I put some isolating tape around the magnets, and I made a little machine for winding the pickup (see picture below). Don't laugh, I made it from Lego, wich I borrowed from the kids. Works fine. After 2,5 hours of turning the machine, all the copperwire was on the bobbin.
When the magnetic field of a pickup is disturbed, a small electric current is generated (the sound), and is sent to the amplifier. Another way of generating current is to move the windings. This is what happens when a pickup is "microphonic". The windings are a bit loose, espacially on a hand-wound pickup, causing the pickup to act as a microphone. You can hear it clearly when you tap on the pickup with your finger. I even had a pickup once, you could shout "HELLO" in it, and hear it back from the guitaramp! The microphonic effect also causes feedback (PEEEEP!!, remember?).
To reduce or even cancel out this effect, the pickup has to be "potted". This is dipping the coil in hot wax. You melt a couple of waxine-candles till you have a clear fluid. Put the coil in, and wait untill no more bubbles come out of it. The hot wax penetrates the coil and solidifies when you get the coil out and let it dry. See picture below how the potting is done.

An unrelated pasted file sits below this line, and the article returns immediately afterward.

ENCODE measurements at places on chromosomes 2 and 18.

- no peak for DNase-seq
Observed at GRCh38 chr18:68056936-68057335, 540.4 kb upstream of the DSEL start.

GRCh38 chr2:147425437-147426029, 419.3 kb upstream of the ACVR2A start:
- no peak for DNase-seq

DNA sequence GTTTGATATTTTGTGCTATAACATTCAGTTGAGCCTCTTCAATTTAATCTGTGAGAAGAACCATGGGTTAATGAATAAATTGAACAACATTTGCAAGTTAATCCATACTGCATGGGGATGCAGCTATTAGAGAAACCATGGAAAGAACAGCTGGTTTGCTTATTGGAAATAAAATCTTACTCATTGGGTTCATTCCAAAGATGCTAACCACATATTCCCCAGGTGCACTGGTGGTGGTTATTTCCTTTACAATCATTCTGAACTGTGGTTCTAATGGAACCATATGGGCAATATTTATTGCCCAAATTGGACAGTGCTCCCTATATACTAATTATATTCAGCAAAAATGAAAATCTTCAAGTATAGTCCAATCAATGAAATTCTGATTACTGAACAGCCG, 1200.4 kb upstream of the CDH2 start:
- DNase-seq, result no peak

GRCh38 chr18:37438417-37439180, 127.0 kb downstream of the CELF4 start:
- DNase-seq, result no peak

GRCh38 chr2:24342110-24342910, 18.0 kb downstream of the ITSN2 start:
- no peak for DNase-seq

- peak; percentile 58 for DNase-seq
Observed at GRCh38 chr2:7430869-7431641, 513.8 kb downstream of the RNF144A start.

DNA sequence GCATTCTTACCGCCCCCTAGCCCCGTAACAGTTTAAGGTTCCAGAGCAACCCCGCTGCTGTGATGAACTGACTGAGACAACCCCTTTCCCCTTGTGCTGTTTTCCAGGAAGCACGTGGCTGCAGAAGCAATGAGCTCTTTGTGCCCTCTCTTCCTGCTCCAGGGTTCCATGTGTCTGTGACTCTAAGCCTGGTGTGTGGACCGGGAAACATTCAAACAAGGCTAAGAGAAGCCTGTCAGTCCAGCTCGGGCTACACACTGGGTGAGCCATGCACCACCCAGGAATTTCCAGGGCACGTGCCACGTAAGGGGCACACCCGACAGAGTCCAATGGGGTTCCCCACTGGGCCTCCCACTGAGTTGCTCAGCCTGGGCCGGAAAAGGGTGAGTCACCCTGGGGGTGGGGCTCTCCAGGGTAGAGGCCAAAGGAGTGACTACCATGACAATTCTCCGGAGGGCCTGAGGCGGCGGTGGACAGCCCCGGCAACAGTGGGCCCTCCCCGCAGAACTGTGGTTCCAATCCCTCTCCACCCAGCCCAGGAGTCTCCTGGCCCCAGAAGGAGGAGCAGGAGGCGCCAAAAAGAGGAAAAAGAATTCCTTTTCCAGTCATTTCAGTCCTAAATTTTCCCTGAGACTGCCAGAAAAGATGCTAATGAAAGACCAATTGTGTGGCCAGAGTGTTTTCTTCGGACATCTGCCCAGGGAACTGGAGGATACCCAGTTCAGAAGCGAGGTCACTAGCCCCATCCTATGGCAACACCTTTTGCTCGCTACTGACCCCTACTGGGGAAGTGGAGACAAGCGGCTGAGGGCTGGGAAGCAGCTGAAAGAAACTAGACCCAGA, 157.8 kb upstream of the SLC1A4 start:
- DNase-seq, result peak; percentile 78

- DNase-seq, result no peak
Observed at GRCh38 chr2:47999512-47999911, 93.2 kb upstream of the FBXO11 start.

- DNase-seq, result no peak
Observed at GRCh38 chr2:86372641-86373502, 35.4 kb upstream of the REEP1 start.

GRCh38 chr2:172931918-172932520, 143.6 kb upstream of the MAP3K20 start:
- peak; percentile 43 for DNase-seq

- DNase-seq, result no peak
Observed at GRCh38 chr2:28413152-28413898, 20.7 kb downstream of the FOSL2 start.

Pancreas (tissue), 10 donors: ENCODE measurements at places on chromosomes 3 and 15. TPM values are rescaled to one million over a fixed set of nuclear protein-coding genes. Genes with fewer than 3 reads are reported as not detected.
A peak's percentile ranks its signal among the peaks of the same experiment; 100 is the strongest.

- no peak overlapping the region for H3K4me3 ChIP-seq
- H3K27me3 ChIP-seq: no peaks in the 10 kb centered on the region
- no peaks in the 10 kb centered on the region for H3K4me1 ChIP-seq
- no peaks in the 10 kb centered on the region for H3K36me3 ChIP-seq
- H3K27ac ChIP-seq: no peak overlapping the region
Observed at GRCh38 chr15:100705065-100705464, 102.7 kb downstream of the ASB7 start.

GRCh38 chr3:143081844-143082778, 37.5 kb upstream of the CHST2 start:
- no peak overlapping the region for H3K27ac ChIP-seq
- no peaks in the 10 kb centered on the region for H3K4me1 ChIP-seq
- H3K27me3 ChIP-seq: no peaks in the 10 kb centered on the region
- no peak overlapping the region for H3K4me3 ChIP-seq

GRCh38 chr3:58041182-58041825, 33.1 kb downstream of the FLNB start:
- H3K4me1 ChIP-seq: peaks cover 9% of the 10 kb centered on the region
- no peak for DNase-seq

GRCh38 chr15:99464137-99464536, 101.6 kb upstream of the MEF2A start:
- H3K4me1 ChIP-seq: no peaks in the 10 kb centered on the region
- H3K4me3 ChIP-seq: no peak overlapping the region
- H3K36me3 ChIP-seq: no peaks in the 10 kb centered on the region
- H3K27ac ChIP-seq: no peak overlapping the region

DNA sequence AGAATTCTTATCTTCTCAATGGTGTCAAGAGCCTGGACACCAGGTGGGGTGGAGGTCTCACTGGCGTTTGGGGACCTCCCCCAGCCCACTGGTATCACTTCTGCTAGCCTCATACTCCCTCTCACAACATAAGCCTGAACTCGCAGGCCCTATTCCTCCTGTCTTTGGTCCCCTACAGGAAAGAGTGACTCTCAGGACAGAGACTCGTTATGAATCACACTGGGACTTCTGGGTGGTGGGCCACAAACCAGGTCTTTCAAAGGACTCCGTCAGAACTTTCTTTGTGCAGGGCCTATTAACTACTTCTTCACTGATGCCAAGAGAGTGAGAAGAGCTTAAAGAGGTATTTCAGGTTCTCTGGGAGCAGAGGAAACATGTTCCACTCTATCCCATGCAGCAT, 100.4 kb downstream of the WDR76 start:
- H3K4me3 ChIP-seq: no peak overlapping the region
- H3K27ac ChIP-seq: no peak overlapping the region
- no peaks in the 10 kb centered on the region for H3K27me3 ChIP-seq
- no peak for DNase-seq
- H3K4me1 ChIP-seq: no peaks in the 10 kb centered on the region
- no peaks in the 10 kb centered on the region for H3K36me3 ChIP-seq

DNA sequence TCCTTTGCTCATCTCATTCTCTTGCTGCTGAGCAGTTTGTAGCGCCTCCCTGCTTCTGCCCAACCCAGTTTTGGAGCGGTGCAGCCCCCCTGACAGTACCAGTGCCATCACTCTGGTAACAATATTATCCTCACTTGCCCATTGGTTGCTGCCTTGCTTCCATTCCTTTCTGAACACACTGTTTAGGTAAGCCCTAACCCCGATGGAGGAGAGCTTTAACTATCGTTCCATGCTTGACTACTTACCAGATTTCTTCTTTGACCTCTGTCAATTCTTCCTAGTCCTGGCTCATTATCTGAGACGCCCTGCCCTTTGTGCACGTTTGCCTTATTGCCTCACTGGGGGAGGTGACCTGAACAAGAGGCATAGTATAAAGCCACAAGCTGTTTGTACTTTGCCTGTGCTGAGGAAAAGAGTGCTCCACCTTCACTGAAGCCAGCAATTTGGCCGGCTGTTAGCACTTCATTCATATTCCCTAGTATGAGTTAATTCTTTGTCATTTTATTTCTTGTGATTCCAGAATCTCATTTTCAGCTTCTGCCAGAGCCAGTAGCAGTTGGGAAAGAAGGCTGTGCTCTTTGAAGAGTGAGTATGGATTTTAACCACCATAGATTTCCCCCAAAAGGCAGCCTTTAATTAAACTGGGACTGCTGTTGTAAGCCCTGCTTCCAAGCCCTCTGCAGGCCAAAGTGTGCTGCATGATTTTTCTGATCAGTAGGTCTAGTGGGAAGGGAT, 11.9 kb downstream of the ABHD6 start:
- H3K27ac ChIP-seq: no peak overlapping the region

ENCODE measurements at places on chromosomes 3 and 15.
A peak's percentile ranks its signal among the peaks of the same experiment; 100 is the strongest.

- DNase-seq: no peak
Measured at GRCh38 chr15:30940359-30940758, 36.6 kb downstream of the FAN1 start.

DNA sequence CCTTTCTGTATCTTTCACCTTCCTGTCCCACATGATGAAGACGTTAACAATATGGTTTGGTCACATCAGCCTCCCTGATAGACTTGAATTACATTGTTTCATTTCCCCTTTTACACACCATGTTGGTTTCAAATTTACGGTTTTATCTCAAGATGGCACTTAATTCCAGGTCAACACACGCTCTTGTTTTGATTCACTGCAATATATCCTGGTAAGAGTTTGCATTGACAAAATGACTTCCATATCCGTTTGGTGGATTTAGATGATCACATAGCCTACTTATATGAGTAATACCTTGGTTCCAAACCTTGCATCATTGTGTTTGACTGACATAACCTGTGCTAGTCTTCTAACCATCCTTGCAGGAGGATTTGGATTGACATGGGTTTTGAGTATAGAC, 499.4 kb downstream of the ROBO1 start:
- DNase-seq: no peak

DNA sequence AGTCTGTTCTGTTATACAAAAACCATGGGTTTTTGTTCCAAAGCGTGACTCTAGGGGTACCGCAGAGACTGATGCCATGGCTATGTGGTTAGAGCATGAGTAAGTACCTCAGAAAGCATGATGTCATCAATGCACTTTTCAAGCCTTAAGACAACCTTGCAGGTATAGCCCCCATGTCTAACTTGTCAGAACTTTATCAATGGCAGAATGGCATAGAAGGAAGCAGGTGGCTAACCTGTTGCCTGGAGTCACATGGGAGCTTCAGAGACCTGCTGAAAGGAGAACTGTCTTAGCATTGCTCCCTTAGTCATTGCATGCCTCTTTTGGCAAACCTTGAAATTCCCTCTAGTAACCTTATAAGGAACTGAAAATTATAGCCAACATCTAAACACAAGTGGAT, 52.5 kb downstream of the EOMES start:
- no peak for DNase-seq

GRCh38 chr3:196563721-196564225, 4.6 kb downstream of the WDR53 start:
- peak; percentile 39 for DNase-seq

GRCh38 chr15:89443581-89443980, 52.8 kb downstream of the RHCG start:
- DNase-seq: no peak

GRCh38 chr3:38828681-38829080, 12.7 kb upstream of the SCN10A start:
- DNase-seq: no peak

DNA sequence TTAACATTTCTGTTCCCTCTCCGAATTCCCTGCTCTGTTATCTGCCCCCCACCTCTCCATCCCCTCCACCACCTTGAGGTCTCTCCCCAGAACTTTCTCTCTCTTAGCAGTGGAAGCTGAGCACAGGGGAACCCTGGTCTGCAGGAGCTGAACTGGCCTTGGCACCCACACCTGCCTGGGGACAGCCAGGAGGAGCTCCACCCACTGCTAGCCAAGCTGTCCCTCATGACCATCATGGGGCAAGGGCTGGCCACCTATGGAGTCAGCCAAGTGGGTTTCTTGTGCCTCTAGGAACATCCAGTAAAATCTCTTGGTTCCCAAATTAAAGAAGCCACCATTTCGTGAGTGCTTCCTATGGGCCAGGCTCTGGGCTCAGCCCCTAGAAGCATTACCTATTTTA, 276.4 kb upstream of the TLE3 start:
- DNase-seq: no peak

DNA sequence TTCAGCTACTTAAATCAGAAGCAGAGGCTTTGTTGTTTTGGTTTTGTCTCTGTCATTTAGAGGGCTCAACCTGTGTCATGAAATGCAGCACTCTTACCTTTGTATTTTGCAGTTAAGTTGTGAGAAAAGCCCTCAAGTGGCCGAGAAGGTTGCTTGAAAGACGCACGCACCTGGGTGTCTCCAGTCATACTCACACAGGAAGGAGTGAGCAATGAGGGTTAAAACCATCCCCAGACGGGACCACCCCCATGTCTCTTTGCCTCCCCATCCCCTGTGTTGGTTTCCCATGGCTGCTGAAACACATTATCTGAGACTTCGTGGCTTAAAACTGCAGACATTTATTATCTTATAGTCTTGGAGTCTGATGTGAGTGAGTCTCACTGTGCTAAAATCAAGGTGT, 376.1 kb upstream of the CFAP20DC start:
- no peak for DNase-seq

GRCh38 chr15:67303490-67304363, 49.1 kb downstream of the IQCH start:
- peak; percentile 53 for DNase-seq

As you can see the bowl of wax is placed in water before it is heated. There are two reasons. 1: safety. Wax is flammable, you have to watch out with open fire. 2: The water functions as a buffer for high temperature. The wax shouldn't be too hot or else it might damage the isolation of the copperwire.
This is the one I, it sounds great. When I finished the potting, I put some tape around the coil, and some aluminumfoil for shielding. After that some more tape to keep everything in place. Use shielded wires to connect the pickup to the volume and tone controls. As said before, the single coil pickups pick up more interference then a humbucker, so you have to take the shielding seriously.
Next page: The next thing is to connect the pickup to the electronics. How? Look at the ELECTRONICS page.